Barnacle Balanus amphitrite adheres by a stepwise cementing process.

Journal Article (Journal Article)

Barnacles adhere permanently to surfaces by secreting and curing a thin interfacial adhesive underwater. Here, we show that the acorn barnacle Balanus amphitrite adheres by a two-step fluid secretion process, both contributing to adhesion. We found that, as barnacles grow, the first barnacle cement secretion (BCS1) is released at the periphery of the expanding base plate. Subsequently, a second, autofluorescent fluid (BCS2) is released. We show that secretion of BCS2 into the interface results, on average, in a 2-fold increase in adhesive strength over adhesion by BCS1 alone. The two secretions are distinguishable both spatially and temporally, and differ in morphology, protein conformation, and chemical functionality. The short time window for BCS2 secretion relative to the overall area increase demonstrates that it has a disproportionate, surprisingly powerful, impact on adhesion. The dramatic change in adhesion occurs without measurable changes in interface thickness and total protein content. A fracture mechanics analysis suggests the interfacial material's modulus or work of adhesion, or both, were substantially increased after BCS2 secretion. Addition of BCS2 into the interface generates highly networked amyloid-like fibrils and enhanced phenolic content. Both intertwined fibers and phenolic chemistries may contribute to mechanical stability of the interface through physically or chemically anchoring interface proteins to the substrate and intermolecular interactions. Our experiments point to the need to reexamine the role of phenolic components in barnacle adhesion, long discounted despite their prevalence in structural membranes of arthropods and crustaceans, as they may contribute to chemical processes that strengthen adhesion through intermolecular cross-linking.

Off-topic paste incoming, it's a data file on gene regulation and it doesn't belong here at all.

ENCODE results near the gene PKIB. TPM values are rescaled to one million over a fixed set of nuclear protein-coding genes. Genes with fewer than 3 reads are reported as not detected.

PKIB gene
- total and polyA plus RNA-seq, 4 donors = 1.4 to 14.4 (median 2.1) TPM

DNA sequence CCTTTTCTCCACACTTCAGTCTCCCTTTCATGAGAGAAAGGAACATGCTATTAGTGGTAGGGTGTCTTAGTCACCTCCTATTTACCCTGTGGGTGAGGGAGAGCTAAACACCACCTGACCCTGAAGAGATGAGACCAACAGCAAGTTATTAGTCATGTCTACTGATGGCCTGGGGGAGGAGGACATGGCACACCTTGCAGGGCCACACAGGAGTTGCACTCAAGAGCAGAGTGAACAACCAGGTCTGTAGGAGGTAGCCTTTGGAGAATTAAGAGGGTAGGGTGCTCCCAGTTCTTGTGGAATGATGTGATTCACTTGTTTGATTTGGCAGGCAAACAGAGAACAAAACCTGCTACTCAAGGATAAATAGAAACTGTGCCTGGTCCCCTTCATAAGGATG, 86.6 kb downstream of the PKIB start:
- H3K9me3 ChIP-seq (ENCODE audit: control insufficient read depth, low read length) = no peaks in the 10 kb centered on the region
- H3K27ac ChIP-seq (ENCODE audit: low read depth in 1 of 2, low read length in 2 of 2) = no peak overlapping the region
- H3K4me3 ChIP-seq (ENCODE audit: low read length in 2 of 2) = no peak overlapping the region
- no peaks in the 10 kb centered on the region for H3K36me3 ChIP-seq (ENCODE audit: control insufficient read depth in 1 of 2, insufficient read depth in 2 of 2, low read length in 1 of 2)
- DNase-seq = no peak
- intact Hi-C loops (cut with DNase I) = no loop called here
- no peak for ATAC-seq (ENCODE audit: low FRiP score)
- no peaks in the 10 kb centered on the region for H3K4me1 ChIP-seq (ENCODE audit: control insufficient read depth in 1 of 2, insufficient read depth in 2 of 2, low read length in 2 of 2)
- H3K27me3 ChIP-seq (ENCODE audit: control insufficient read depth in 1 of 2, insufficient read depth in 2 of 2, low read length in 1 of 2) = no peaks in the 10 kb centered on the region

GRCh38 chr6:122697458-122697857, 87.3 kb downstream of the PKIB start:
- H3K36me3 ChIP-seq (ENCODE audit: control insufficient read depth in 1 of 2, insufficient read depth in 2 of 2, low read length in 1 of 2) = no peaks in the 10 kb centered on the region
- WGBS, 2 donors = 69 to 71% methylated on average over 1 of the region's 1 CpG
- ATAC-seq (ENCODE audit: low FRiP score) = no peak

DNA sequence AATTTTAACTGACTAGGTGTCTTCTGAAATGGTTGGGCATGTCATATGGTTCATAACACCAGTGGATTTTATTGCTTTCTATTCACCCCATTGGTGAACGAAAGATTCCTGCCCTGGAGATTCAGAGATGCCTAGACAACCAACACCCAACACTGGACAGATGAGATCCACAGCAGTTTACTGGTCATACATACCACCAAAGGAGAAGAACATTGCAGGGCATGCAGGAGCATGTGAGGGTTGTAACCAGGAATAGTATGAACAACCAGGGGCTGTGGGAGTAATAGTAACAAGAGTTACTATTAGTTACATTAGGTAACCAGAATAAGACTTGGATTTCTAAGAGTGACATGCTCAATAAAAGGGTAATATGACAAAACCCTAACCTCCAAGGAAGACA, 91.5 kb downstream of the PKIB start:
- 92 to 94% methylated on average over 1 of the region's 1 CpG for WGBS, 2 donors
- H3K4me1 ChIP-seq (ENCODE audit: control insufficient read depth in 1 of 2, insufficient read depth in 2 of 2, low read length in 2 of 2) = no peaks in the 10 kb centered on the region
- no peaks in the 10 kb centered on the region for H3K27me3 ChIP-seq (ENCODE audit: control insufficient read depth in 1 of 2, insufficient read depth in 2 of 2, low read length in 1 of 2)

Full Text

Duke Authors

Cited Authors

  • Burden, DK; Barlow, DE; Spillmann, CM; Orihuela, B; Rittschof, D; Everett, RK; Wahl, KJ

Published Date

  • September 2012

Published In

Volume / Issue

  • 28 / 37

Start / End Page

  • 13364 - 13372

PubMed ID

  • 22721507

Electronic International Standard Serial Number (EISSN)

  • 1520-5827

International Standard Serial Number (ISSN)

  • 0743-7463

Digital Object Identifier (DOI)

  • 10.1021/la301695m


  • eng